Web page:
In 1935, Sanford Meisner, one of the founding members of The Group Theatre (along with Stella Adler, Bobby Lewis, Harold Clurman, and Lee Strasberg), joined the faculty of The Neighborhood Playhouse. Over the years, he developed and refined what is now known as the Meisner Technique, a step-by-step procedure of self-investigation for the actor now globally recognized and among the foremost of modern acting techniques.
Meisner believed that the study of the actor's craft was rooted in acquiring a solid organic acting technique. It was a cornerstone of his teaching that this learning process occur not in a theoretical, abstract manner, but in the practical give and take of the classroom, where as he once said, "the students struggled to learn what I struggled to teach." Through that struggle the gifted student, over time gradually begins to emerge solidly in his or her work.
In 1980, a group of his alumni got together to preserve his teachings for future generations. Sydney Pollack directed a master class taught by Sanford Meisner. It was transferred to digital film in 2006.
The Neighborhood Playhouse had originally been founded as an off-Broadway theatre by philanthropists Alice Lewisohn and Irene Lewisohn in 1915, but closed in 1927. The following year, it re-opened as The Neighborhood Playhouse School of the Theatre with the addition of Rita Wallach Morgenthau. In 1935, Sanford Meisner, one of the founding members of The Group Theatre (along with Stella Adler, Bobby Lewis, Harold Clurman, and Lee Strasberg), joined the faculty of The Neighborhood Playhouse. Over the years, he developed and refined what is now known as the Meisner Technique. On October 18, 2018, the New York City Council officially recognized The Playhouse's 90th anniversary and Meisner's contributions to the school with an official Proclamation.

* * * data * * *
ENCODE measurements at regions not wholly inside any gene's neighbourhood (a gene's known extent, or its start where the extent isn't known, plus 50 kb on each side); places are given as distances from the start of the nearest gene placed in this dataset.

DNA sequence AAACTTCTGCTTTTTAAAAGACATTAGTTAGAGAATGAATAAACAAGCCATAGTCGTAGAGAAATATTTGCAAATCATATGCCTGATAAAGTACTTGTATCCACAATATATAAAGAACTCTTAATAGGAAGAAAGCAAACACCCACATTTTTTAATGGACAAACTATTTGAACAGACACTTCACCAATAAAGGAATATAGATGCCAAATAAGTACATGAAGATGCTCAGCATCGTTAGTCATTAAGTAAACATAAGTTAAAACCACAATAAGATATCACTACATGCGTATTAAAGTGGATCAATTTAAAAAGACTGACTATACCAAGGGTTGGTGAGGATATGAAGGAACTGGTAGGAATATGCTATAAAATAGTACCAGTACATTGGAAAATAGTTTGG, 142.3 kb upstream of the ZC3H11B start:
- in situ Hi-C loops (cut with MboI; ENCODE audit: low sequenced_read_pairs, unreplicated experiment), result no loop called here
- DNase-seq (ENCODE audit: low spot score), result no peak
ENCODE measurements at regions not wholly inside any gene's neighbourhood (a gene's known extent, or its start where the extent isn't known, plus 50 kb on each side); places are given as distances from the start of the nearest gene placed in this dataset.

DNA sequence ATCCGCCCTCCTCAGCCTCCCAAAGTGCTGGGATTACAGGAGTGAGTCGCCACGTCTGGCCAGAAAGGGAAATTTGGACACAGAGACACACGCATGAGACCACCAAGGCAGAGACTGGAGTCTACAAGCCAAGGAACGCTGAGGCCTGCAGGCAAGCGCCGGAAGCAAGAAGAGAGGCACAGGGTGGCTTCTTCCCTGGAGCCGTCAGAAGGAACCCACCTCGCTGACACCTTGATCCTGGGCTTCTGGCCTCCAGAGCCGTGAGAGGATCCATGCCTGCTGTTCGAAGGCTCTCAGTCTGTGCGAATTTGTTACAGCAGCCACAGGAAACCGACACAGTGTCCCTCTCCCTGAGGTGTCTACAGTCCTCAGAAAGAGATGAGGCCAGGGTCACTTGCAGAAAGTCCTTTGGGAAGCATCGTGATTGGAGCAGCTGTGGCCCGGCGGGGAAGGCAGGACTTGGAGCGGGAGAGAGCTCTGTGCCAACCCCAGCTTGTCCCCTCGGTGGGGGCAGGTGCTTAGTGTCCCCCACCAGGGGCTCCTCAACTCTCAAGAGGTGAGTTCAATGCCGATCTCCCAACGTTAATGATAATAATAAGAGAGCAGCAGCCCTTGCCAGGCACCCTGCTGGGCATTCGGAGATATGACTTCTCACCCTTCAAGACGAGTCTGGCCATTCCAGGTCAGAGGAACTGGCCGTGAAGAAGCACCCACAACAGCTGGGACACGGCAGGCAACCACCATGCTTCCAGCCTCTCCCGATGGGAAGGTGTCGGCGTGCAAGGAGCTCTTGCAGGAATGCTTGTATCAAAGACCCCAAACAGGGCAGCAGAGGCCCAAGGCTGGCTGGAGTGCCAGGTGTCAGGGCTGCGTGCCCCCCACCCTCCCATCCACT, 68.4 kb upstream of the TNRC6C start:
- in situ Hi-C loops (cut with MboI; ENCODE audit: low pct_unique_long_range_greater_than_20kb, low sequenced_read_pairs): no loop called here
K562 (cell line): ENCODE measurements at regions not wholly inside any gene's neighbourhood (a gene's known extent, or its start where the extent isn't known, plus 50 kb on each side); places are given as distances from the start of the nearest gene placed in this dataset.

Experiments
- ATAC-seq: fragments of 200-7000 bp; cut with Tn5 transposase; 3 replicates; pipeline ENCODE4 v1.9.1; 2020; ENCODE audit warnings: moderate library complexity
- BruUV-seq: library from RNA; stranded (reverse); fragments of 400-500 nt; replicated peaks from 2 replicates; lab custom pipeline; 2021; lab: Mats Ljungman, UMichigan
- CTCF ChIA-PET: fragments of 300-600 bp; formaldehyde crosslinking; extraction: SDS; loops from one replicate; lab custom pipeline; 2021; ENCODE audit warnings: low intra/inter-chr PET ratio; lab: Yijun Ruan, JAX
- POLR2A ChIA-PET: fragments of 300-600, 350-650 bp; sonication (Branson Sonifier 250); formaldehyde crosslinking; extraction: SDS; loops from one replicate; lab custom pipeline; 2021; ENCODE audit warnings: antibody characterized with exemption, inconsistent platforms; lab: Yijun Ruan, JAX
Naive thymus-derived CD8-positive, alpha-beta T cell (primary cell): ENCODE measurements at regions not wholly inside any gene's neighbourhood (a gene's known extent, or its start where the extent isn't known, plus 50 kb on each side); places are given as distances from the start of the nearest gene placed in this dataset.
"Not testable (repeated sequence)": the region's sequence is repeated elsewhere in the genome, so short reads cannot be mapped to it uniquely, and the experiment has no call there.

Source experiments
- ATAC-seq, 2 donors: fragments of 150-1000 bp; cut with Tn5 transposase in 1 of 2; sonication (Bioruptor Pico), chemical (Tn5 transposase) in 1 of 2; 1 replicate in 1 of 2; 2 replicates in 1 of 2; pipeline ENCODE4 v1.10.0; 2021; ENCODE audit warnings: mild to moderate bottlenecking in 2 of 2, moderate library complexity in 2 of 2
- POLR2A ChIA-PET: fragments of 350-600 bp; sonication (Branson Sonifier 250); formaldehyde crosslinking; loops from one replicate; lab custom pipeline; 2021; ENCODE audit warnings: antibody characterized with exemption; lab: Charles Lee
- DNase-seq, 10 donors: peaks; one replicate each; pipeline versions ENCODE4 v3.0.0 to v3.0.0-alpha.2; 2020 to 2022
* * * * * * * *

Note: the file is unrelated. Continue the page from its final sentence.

The William Esper Studio was founded in 1965 as a school for the performing arts in Manhattan, New York. Its founder, William "Bill" Esper (1932—2019), is often referred to as the best-known of Meisner's first generation teachers, and his most "authentic protege".
List of Meisner-trained actors
Actors who have trained in the Meisner technique include:
- Alexandra Daddario
- Amanda Setton
- Amy Schumer
- Carrie-Anne Moss
- Chad Willett
- Chadwick Boseman
- Christoph Waltz
- Christopher Meloni
- Diane Keaton
- Ed Speleers
- Grace Kelly
- Griffin Dunne
- James Gandolfini
- Jeff Goldblum
- Joakim Nätterqvist
- Jon Voight
- Karl Urban
- Keiko Agena
- Maria Pitillo
- Mark Rydell
- Mary Steenburgen
- Michael Paré
- Michelle Meyrink
- Naomi Watts[circular reference]
- Natasha Negovanlis
- Nawazuddin Siddiqui
- Néstor Carbonell
- Robert Duvall
- Sam Rockwell
- Sandra Peabody
- Sebastian Stan
- Stephen Colbert
- Sydney Pollack
- Tatiana Maslany
- Tom Cruise
- Wil Wheaton
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It happened in an acting class with a teacher, Sandy Marshall — she teaches Meisner.